Diagnostics and treatment of neonatal necrotising enterocolitis in Latvia

Ilze Meldere, Liene Rucka, Santa Smilga, Zane Ābola, Aigars Petersons

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Necrotising enterocolitis (NEC) is one of the leading causes of neonatal morbidity, mortality and surgical emergencies. As the survival rate of extremely low birth weight (ELBW) infants is rising, so is the risk of NEC. The aim of this study was to compare diagnostics parameters like clinical and radiological findings and laboratory indicators and the treatment and outcome of NEC patients from 2000 till 2007 (Group 1) and from 2008 till 2016 (Group 2) treated in Neonatology Clinic (NC) of Children's Clinical University Hospital (CCUH). In the rectrospective study, 277 newborns were divided among Group I and Group II - 105 and 172 patients, respectively. There were no statistically significant differences between both study groups in mean gestational age and birth weight. In both groups the first signs of NEC appeared on average eight days after birth. Differences in the diagnostic method used in both groups were not statistically significant; specific radiological findings were seen in approximately 1/3 of the cases. There were statistically significant differences in the management of NEC and patient mortality. Conservative therapy was applied in 70.0% of patients in both study groups. Over time, peritoneal drainage (PPD) as the sole surgical treatment decreased by 6.4%, but PPD with following enterostomy decreased by 8.9%. In Group 2 mortality of NEC patients decreased by 17.4%. Mortality among surgically treated NEC patients decreased as well, by 9.0%.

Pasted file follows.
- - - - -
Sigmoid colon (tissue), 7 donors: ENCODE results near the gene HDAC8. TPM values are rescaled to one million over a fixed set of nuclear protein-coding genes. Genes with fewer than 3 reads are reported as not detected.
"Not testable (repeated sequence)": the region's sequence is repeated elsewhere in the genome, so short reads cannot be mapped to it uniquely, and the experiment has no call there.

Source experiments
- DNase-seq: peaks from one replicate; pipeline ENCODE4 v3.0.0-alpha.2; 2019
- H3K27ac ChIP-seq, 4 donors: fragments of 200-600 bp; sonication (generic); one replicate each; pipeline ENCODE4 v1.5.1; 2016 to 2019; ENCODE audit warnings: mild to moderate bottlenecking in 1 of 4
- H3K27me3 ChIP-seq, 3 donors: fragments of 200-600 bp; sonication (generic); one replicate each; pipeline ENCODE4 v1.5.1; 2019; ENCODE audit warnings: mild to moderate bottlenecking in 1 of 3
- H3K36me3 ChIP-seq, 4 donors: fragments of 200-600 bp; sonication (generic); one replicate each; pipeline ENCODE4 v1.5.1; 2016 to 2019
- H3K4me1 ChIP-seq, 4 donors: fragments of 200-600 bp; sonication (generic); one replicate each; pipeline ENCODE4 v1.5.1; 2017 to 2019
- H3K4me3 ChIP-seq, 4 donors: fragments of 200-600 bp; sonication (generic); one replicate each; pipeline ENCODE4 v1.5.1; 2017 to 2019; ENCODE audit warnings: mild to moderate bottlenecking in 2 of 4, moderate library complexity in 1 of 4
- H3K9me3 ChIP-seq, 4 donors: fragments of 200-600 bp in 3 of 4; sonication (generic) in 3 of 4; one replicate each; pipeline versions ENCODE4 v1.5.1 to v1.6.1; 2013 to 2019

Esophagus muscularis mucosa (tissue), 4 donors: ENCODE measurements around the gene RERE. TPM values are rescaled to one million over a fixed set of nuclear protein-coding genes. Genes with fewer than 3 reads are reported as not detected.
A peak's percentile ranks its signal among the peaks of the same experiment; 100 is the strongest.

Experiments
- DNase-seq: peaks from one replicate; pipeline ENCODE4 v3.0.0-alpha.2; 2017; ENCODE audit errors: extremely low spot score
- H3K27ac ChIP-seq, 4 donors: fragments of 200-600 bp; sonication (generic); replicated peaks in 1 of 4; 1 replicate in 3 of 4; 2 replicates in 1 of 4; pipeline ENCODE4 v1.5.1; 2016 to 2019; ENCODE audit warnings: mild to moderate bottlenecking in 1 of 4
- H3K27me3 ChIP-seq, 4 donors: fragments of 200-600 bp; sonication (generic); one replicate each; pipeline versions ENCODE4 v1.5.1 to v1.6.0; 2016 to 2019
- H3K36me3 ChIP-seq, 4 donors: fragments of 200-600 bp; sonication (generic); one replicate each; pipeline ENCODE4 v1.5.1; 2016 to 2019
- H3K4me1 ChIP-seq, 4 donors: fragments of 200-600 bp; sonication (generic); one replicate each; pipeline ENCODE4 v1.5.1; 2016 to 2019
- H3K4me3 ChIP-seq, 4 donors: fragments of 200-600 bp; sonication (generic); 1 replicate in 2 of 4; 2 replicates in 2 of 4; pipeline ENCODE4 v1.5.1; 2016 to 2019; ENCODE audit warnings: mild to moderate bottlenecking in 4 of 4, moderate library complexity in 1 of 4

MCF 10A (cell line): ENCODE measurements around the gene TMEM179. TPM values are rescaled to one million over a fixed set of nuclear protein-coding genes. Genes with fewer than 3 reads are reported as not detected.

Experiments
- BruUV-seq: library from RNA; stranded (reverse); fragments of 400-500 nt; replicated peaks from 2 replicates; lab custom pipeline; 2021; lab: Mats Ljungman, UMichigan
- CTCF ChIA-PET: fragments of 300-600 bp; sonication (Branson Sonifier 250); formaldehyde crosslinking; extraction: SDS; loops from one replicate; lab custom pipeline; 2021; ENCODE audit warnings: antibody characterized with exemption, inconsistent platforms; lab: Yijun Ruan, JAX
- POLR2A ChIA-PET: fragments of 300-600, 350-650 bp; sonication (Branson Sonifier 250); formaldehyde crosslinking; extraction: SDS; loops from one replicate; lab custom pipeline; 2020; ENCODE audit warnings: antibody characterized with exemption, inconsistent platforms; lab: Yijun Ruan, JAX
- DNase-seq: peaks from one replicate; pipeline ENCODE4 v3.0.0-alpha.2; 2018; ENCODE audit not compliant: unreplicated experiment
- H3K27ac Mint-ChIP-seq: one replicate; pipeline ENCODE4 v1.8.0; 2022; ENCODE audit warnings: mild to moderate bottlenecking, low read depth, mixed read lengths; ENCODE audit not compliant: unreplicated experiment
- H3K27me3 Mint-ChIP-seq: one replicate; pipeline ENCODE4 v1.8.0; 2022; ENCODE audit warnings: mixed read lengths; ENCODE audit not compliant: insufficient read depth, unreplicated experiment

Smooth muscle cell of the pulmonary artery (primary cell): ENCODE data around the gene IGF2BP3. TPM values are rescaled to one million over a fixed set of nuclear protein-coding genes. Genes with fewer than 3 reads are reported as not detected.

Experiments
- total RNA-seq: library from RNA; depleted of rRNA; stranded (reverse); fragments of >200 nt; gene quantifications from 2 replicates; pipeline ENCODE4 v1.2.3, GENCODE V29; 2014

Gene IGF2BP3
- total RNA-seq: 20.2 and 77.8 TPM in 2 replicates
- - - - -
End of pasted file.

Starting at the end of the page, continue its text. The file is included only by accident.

Original languageEnglish
Pages (from-to)139-145
Number of pages7
JournalProceedings of the Latvian Academy of Sciences, Section B: Natural, Exact, and Applied Sciences
Issue number2
Publication statusPublished - 1 May 2019


  • mortality
  • necrotising enterocolitis
  • neonate
  • preterm infant
  • surgical management

Field of Science*

  • 3.2 Clinical medicine

Publication Type*

  • 1.1. Scientific article indexed in Web of Science and/or Scopus database


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